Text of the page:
\emph{Obtain further correctness evidence.}
\smallskip
\begin{itemize}
\item[]
2.1.
\emph{HOL in HOL outside OCaml.}
\
\smallskip
\item[]
2.1a.
\emph{Run the verified kernel inside HOL Light by rewriting.}
\looseness=-1
The code from 1.1 that translates HOL definitions into OCaml has not
been verified, and might contain bugs that taint
the correctness result about the HOL in HOL code.
For this reason the HOL in HOL program also is executed
\emph{inside} the HOL system, by using the definitions as
rewrite rules.
This is much slower, but is certain to be correct.
\smallskip
\item[]
2.1b.
\emph{Check the correctness proof in other HOL provers.}
The formalization is imported in other theorem
provers to check the correctness by different code written
for different compilers.
Translators of HOL Light code to Isabelle/HOL \cite{obu:ska:06},
and HOL4 and ProofPower \cite{hur:09,hur:09:1}
are applied, and the results checked in these other systems.
\smallskip
\item[]
2.2.
\emph{Prove the OCaml translation correct inside HOL Light.}
It also is possible to check the correctness of the OCaml translation
\emph{inside} HOL.
The HOL semantics of OCaml Light by Scott Owens \cite{owe:08}
can be combined with a proof producing version of the HOL to OCaml translator
from 1.1 to get a validated version of the OCaml code.
\smallskip
\end{itemize}
\item[]
\textbf{Phase 3:}
\emph{Integrate OCaml and HOL development.}
\smallskip
\begin{itemize}
\item[]
We manually translated OCaml code to HOL definitions
(Step 1.2), and then had the computer translate the result
back to OCaml (Step 1.3).
For this project that is the practical way to go about it,
but for development of validated software in general it is a
convoluted way of working.
A more integrated style of software
development is now developed, with in particular compilation from OCaml to HOL.
Programs then can be written in OCaml, while the corresponding HOL definitions
are created automatically.
\end{itemize}
\end{itemize}
\medskip
\noindent
\label{visits}%
This project is a direct continuation of existing work
by John Harrison, and therefore
two visits are planned for intensive contact between
the {\promovendus} and John Harrison.
Both visits are marked in Fig.~\ref{fig:schedule},
and are planned for the first and third year of the project.
These visits will either consist of the {\promovendus} visiting
Intel in the United States, or of John Harrison visiting the Radboud University Nijmegen in the Netherlands.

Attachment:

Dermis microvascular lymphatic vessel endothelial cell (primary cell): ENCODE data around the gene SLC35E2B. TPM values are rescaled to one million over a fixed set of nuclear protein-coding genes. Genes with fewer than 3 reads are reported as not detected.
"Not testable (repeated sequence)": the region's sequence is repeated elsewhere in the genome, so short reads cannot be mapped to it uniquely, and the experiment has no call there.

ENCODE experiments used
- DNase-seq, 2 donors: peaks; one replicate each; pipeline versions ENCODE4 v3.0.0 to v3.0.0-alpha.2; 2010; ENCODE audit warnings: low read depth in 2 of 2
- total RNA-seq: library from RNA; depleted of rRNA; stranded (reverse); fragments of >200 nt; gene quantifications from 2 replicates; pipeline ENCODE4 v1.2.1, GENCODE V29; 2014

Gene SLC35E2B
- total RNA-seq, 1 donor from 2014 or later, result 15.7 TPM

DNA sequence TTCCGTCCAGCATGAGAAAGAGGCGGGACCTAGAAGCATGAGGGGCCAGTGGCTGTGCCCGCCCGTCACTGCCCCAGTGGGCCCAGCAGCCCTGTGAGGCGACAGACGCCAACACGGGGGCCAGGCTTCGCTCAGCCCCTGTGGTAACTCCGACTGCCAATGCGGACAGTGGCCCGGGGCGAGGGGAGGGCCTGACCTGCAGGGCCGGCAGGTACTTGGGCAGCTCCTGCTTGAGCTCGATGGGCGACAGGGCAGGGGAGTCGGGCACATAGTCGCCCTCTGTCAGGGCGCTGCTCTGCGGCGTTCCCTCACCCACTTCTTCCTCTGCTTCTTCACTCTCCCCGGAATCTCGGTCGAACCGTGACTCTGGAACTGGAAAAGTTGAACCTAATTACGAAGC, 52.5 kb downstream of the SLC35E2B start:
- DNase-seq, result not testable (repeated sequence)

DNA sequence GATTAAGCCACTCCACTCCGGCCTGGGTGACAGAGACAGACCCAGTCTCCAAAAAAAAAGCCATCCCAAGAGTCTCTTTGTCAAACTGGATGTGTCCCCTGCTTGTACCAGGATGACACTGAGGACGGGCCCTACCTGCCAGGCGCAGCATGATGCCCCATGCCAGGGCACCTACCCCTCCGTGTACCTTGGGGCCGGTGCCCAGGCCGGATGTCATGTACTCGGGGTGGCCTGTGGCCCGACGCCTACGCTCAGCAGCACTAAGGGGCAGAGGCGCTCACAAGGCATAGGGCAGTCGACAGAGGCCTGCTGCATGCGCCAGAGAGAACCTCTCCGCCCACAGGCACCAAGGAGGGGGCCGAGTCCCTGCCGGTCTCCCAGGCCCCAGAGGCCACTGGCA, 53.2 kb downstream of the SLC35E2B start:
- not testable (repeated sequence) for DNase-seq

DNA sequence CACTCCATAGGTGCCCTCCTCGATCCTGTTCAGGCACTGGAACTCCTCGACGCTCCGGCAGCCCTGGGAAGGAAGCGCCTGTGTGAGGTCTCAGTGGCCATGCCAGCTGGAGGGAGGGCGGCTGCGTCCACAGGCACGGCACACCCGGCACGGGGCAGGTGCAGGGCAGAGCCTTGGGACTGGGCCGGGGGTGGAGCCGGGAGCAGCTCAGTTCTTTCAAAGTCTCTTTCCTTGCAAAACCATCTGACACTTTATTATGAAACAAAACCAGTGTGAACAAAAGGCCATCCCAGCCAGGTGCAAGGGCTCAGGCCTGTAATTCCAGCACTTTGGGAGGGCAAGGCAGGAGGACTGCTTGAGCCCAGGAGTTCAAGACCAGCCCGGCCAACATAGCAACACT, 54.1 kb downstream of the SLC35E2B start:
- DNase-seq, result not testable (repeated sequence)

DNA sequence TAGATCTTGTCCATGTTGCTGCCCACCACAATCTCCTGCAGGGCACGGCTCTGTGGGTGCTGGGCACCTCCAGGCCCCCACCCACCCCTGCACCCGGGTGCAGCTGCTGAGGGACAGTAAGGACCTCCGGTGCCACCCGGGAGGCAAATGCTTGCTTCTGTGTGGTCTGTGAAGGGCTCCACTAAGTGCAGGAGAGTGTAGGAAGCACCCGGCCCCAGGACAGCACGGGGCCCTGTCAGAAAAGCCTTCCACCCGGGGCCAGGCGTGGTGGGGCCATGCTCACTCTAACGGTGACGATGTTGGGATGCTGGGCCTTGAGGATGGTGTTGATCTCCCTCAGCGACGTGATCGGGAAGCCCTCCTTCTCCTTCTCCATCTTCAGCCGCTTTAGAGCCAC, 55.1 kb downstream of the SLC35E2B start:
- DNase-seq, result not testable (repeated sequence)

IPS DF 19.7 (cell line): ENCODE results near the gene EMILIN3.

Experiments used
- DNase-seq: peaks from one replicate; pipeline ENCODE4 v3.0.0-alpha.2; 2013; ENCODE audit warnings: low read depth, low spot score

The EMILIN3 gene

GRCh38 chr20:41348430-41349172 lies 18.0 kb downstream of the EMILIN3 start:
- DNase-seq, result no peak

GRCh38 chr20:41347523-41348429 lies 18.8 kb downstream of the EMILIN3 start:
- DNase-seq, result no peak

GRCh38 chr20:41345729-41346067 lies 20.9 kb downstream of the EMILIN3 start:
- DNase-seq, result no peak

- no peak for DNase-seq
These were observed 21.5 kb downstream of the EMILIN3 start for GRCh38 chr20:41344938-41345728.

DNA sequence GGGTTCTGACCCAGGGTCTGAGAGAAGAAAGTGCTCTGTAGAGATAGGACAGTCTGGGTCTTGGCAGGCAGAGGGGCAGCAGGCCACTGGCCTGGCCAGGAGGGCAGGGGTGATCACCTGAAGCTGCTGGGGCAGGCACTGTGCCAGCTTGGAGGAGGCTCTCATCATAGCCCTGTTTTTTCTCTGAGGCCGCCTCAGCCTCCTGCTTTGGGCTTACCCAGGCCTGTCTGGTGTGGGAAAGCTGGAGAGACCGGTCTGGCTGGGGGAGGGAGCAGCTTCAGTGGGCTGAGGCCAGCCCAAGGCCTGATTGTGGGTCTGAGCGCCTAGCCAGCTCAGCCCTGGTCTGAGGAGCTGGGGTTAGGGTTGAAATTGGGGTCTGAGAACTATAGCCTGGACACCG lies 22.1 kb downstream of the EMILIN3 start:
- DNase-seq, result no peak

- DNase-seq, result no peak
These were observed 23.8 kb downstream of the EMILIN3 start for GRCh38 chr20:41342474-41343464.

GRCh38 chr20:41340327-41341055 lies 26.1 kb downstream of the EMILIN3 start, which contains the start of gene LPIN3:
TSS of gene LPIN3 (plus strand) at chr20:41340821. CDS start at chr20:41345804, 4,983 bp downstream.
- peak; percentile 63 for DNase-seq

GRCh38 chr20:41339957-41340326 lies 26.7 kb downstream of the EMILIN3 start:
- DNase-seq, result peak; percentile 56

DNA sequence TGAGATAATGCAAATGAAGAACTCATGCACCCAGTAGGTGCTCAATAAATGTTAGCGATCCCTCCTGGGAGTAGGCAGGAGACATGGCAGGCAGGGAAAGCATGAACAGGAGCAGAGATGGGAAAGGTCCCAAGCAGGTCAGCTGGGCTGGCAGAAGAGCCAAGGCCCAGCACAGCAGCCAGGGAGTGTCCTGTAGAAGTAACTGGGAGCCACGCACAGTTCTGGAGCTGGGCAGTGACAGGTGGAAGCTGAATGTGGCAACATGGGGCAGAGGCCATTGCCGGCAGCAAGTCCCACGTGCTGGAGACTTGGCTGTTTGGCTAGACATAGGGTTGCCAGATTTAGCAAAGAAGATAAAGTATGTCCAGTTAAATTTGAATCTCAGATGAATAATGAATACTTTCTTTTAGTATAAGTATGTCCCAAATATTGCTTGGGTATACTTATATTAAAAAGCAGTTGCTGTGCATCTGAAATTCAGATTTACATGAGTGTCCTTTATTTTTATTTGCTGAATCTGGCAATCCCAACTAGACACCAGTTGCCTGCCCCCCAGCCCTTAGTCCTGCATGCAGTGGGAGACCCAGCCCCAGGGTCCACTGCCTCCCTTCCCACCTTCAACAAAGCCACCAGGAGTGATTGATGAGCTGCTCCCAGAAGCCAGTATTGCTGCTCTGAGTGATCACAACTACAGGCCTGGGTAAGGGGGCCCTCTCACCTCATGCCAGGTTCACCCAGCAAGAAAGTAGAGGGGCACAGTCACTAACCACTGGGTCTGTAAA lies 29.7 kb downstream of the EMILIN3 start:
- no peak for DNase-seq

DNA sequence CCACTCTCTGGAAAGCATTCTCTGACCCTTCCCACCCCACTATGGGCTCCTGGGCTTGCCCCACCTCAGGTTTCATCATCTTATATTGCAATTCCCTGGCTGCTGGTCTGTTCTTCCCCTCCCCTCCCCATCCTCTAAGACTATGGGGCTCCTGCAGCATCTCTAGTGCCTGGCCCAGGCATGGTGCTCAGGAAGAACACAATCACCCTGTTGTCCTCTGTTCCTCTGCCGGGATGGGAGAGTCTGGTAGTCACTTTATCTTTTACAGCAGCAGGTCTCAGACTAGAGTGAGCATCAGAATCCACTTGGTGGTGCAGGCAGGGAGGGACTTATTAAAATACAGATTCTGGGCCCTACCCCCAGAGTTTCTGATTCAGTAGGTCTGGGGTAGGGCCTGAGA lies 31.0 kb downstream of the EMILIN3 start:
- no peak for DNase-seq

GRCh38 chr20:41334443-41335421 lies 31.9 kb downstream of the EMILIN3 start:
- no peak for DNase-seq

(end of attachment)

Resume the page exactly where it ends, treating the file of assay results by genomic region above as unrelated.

(Ideally there will be one visit in each direction.)
These visits will be around one month long.
In the project budget below a special travel budget for these visits is included.
\medskip
\item
\emph{Educational Aspects.}
The {\promovendus} has to be an expert on functional programming
(OCaml), theorem proving (HOL) and mathematical logic (HOL semantics).
In the first years of the project he or she will
interact with experts in these
fields, and attend relevant courses at the Radboud University Nijmegen.
The {\promovendus} also will
attend a summer school related to the field of interactive theorem proving.
\end{itemize}
\begin{itemize}
\item[8)] \textbf{Expected Use of Instrumentation.}
The only part of the project that involves heavy computation is
2.1a, which is not a bottleneck.
Therefore there is no need for instrumentation beyond
a regular workstation.
\end{itemize}
\begin{itemize}
\item[9)] \textbf{Literature.}
The key publications of the research team relevant for the project are
\cite{har:06}, \cite{har:08}, \cite{kal:wie:07}, \cite{oco:06} and \cite{wie:06}.
\medskip
\begingroup
\def\section#1#2{}
\def\small{}
\bibliographystyle{plain}
\bibliography{frk}
\endgroup
\end{itemize}
\newpage
\begin{itemize}
\item[10)] \textbf{Requested Budget.}
\begin{center}
\begin{tabular}{llrrrclrcl}
\hline
\noalign{\smallskip}
\rlap{\emph{PhD student} for 4 years} \\
\noalign{\smallskip}
& a) appointment (incl. benchfee) &$\hspace{5em}$&& \llap{standard amount} &$\hspace{1em}$& =&\euro && 195,424 \\
& b) additional travel budget &&& \llap{(\emph{detailed below})} && =&\euro && \phantom{00}7,600 \\
\noalign{\vbox to 0pt{\vspace{-.2pt}\hbox to 0pt{\hspace{33em}\rlap{+}\hss}\vss}\smallskip}
\hline
\noalign{\smallskip}
\rlap{Total} &&&&&& =&k$\,$\euro && \textbf{203} \\
\noalign{\bigskip\medskip}
\rlap{\emph{Budget for visiting Harrison}} \\
\noalign{\smallskip}
\hline
\noalign{\smallskip}
$\enskip$ & return ticket Netherlands/USA & & {\euro} \phantom{0,}800 \\
& living costs abroad for one month & & {\euro} 3,000 \\
\noalign{\vbox to 0pt{\vspace{-.2pt}\hbox to 0pt{\hspace{25em}\rlap{+}\hss}\vss}\smallskip}
\cline{4-4}
\noalign{\smallskip}
\rlap{1 $\times$ visiting Harrison} && & {\euro} 3,800 \\
\noalign{\smallskip}
\rlap{2 $\times$ visiting Harrison} &&&\llap{2 $\times$ }{\euro} 3,800 &&& =&\euro && \phantom{00}7,600 \\
\noalign{\vbox to 0pt{\vspace{-.2pt}\hbox to 0pt{\hspace{33em}\rlap{+}\hss}\vss}\smallskip}
\hline
\noalign{\smallskip}
\rlap{Total} &&&&&& =&\euro && \phantom{00}7,600
\end{tabular}
\end{center}
\noindent
(The motivation for two visits that will allow the {\promovendus} to
work with John Harrison is given in Section~7 on page~\pageref{visits}.)
\vspace{-\bigskipamount}
\end{itemize}
\end{document}